Whispers and discussions concerning the potential four-day school week for the Elizabeth C-1 school district can end. After a two-hour discussion on …
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Whispers and discussions concerning the potential four-day
school week for the Elizabeth C-1 school district can end. After a
two-hour discussion on May 14, the Elizabeth school board voted
against the change after a 4-1 vote.
Directors Randy Arellano, Dan Hill, Marcia Lyons and Laura
Yancey voted in opposition while lone director Rick Stone voted in
favor of the shorter week. The board members discussed in depth the
pros and cons of the four-day school week, but in the end, the
negatives outweighed the positives.
The issue was first brought to the board in January as an option
to retain teachers as a way to achieve the highest possible quality
of education for the students in Elizabeth. And after teachers in
the district were surveyed, the overall consensus was for the
change. But for the four board members in opposing the decision a
shorter week all had their own personal reasons the district should
not move in that direction.
Arellano said even though his main concern was the quality of
education, he felt the district could look at other options to go
above and beyond academically asking the board if a shorter week is
the best interest for the children.
“The four-day school week may not help and will likely not help
the quality for the kids,” he said. “And I think the standards for
students are already too low and I think we need to do other things
to improve the education.”
Hill agreed with the fact that the quality of education in the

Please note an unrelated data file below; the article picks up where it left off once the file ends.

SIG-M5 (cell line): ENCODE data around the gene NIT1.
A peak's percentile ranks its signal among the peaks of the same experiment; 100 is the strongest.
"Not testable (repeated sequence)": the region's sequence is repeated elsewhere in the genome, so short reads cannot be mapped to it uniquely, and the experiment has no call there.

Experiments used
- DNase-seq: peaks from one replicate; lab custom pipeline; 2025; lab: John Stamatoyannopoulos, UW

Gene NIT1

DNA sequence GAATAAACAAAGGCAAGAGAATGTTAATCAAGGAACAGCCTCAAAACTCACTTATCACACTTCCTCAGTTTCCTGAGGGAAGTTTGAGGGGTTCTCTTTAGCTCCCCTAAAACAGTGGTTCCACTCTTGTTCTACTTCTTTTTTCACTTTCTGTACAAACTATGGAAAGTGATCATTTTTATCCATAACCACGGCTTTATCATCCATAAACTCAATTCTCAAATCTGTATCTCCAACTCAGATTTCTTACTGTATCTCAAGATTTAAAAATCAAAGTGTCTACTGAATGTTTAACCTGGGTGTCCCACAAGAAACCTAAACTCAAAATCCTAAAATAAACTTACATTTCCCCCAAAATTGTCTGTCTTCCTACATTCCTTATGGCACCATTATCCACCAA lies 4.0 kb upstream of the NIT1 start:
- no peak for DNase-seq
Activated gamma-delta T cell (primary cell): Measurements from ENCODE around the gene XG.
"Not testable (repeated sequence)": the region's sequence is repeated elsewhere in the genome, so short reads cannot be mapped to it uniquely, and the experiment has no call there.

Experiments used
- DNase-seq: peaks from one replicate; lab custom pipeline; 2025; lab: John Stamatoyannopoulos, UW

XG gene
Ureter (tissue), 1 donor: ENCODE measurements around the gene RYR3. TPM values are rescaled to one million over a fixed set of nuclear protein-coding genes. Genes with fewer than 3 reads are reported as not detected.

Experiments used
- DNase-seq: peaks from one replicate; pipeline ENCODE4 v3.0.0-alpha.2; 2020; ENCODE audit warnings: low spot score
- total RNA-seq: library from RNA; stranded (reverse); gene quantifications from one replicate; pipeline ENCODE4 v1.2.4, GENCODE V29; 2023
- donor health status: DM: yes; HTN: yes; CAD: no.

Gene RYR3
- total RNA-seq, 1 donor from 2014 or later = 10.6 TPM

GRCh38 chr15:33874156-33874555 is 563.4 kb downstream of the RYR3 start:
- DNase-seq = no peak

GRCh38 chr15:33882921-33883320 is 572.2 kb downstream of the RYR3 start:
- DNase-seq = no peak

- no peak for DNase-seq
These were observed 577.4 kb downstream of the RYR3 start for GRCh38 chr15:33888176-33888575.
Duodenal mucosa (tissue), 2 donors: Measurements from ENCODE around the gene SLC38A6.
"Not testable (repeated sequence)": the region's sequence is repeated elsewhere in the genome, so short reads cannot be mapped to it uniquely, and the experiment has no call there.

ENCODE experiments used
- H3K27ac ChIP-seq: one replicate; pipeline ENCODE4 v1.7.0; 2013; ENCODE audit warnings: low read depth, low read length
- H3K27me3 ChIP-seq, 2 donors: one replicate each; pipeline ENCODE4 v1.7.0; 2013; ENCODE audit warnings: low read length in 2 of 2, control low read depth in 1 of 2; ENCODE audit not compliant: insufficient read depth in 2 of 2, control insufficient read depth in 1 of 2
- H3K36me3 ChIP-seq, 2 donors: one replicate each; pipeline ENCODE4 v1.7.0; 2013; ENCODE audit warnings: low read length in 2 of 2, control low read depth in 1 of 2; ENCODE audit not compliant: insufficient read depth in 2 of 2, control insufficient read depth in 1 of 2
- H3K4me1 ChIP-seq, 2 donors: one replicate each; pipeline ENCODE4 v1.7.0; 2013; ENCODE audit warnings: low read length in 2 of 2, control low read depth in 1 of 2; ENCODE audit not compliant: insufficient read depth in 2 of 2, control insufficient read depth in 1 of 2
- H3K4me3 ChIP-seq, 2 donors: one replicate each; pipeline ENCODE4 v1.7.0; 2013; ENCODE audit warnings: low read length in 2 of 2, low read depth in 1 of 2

district needs to improve and said students, teachers and staff
should all be striving for excellence, but that the four-day school
week may not help in achieving that goal as well.
Yancey said she felt the change had too many un-finished
variables to deal with before she felt the change could be
“This is a really tough decision and my heart goes out to the
parents and the teachers, but there are too many variables in place
that need to be sorted out before this can be adopted,” she
But for Lyons, she said the bottom line of the issue was money.
She said she is not convinced a four-day school week will retain
teachers but that salaries would as well as making Elizabeth
appealing to the outsiders.
“We need to make this place a shining star so people really want
to come here,” she said. “We need to have higher expectations.”
By keeping their standard five-day schedule Elizabeth will save
money compared to if the decision had been adopted. The district
would have a net loss of $85,000 to $100,000 in various costs
including additional new bus routes, more drivers and loss of
revenues due to one less day of serving meals at the schools.
Although the mill levy override was not approved by voters last
November, Hill said by keeping the five-day week the odds for a
mill levy override in the future are much higher.
“If we go to a four-day week we may never get a mill levy
override,” he said. “I worked hard last election and I will work
five times harder during the next attempt at a mill levy
So for the time being, students will continue their normal
schedule of five days at school and the district and school board
members will continue to work hard to maintain quality teachers as
best as possible.
And although Stone was out-voted he was very appreciative for
the parents, teachers and administrators for their patience during
the past couple months.
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